(Image via New York Magazine's Vulture.)
(The conclusion of our interview with Joseph O'Neill. Tomorrow, we'll be giving away a copy of the paperback edition of Netherland.)
TEV: You described yourself as a conventional soul. How so?
Joseph O’Neill: You know, my socks match. Have I – when did I say that?
TEV: In the Telegraph piece that just ran.
Joseph O’Neill: Oh. Well, I suppose I am conventional.
TEV: Well I know I am. But I’m accused of that all the time.
Joseph O’Neill: Yeah. Who’s unconventional, in a relevant context?
TEV: I don’t know, I suppose people would say William T. Vollman is unconventional and imagine that people thought David Foster Wallace was unconventional.
Joseph O’Neill: Frankly, anyone who is a novelist is almost by definition conventional. The idea that you create a body of words, a lengthy body of words, in the hope that people will read it, is conventional.
Also, almost any novel posits all sorts of conventional binary oppositions: reader-writer, creator-consumer, eyes-page. There are all sorts of pre-set structures. So, in other words, it’s very hard for writers to be unconventional, except within the very narrow ambit of literary considerations. And even then it’s practically impossible.
TEV: Sort of conventional unconventionality?
Joseph O’Neill: I’m all in favor of the renewal of the form. I just think that the problem with ‘conventional’ is that it’s an analytically meaningless word – it’s either a specific word, meaning reliant on convention, which everybody is. Or it’s a pejorative word, which is cheap.
TEV: You seemed to be using it self-deprecatingly.
Joseph O’Neill: I can’t have been talking about myself as a writer…
TEV: No, I think it was mainly living arrangements and styles and the way one lives.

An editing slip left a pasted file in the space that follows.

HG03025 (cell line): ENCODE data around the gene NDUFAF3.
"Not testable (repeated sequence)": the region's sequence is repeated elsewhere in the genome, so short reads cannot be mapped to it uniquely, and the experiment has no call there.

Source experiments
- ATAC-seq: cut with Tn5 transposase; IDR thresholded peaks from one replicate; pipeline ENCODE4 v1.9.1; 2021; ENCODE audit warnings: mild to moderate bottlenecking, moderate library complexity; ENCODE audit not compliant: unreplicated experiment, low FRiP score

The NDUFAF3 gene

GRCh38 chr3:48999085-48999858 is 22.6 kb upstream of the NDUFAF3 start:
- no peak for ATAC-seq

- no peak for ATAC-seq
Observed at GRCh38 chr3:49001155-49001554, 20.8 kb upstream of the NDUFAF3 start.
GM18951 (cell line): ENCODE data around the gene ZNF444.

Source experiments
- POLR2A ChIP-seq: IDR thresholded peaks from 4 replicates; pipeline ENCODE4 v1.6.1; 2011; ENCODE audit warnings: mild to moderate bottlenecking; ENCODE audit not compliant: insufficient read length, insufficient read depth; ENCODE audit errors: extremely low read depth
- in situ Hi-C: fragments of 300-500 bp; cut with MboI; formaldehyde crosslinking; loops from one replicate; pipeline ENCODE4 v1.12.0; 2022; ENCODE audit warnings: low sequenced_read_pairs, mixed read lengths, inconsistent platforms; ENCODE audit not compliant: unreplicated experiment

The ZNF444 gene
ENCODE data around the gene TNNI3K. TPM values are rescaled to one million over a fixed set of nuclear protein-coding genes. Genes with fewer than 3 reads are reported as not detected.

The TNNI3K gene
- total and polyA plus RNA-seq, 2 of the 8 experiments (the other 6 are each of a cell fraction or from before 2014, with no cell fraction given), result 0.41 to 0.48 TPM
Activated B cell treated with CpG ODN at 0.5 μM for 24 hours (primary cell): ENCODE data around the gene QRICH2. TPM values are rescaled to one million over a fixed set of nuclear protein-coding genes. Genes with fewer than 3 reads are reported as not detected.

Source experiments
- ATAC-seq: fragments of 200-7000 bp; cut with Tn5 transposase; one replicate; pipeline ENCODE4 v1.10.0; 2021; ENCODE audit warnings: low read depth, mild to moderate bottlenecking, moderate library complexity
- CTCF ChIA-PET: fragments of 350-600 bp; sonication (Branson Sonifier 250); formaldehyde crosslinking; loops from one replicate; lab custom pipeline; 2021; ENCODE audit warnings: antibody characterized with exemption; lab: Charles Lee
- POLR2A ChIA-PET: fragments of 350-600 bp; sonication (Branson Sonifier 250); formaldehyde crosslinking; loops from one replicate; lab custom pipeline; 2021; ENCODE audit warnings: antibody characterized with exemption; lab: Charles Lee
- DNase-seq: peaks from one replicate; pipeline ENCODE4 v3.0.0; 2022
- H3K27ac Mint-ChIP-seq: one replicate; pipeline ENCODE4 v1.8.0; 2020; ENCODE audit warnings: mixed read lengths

Joseph O’Neill: Yeah. I suppose I am conventional in those terms.
TEV: It’s not a pejorative term in this question.
Joseph O’Neill: Now, if someone says, “A is a conventional writer,” what you are politely saying is, “Don’t bother reading A. He or she is terribly dull.”
TEV: No originality.
Joseph O’Neill: Yeah.
TEV: How long have you lived at the Chelsea Hotel. And how have, if at all, have they reacted to being immortalized?
Joseph O’Neill: The Chelsea Hotel was immortalized long before I ever turned up.
TEV: That’s true, but they’ve gotten a new wave of attention.
Joseph O’Neill: Well if anything, I’ve mortalized it, because the hotel seems to be heading rapidly downhill. I’ve lived there since ’98, though we had an interlude in Brooklyn for a year and a half. And I love the hotel, it’s sort of a little village inside Manhattan.
TEV: Why do you think there is a resistance among young, American writers to what you have called the lyrical moment?
Joseph O’Neill: I don’t know, actually. If there is, it may be because it’s so hard to write.
TEV: So, we’re lazy?
Joseph O’Neill: No, I mean that if it were the case that everyone could write a so-called lyrical novel if they wanted to but had decided against it, then their resistance to it has authority. But is that really the case? I doubt it very much.
Take Zadie Smith, for example, who is resistant to the lyrical realist novel at the moment. I think she’s allowed to be, because she’s actually written that way in her last book, and has kind of shown that she can do it and has come away from it with reservations. She’s earned her resistance.
That said, there are a lot of critics, or readers, who don’t have a taste for so-called lyrical writing and can’t be expected to write lyrically before they voice a negative opinion about it. And again, you can’t really argue with taste. If people prefer to read something else, that’s fine.
You’ve mentioned this resistance of younger Americans, who are you thinking of, in particular?
TEV: No one necessarily in particular, really. Rather, I was thinking back to your comments about American writers under 65 and coupling that with things that you talked about in your interview about the lyrical moment. It seems to me like there is a nexus of those of those concerns.
Joseph O’Neill: Yes.
TEV: Because I agree with you. It’s interesting that you have brought up Zadie Smith because I was going to ask about her next. I think that a lot of people draw the wrong kind of conclusions with a piece like the one that she wrote. I think that it sets up some false oppositions. I feel like this form of the novel is capacious enough to accommodate all different styles
Joseph O’Neill: Yes.
TEV: And the notion that one has to chose between Netherland or Remainder just seems silly. I liked Remainder a great deal, as well. I don’t feel that they’re mutually exclusive, that one must declare an allegiance.
Joseph O’Neill: I’d actually read and liked Remainder before that piece. And I thought it was a perfectly good piece of writing. I’m not sure I would describe it as unconventional, not least because that description, as I’ve said, would not mean very much.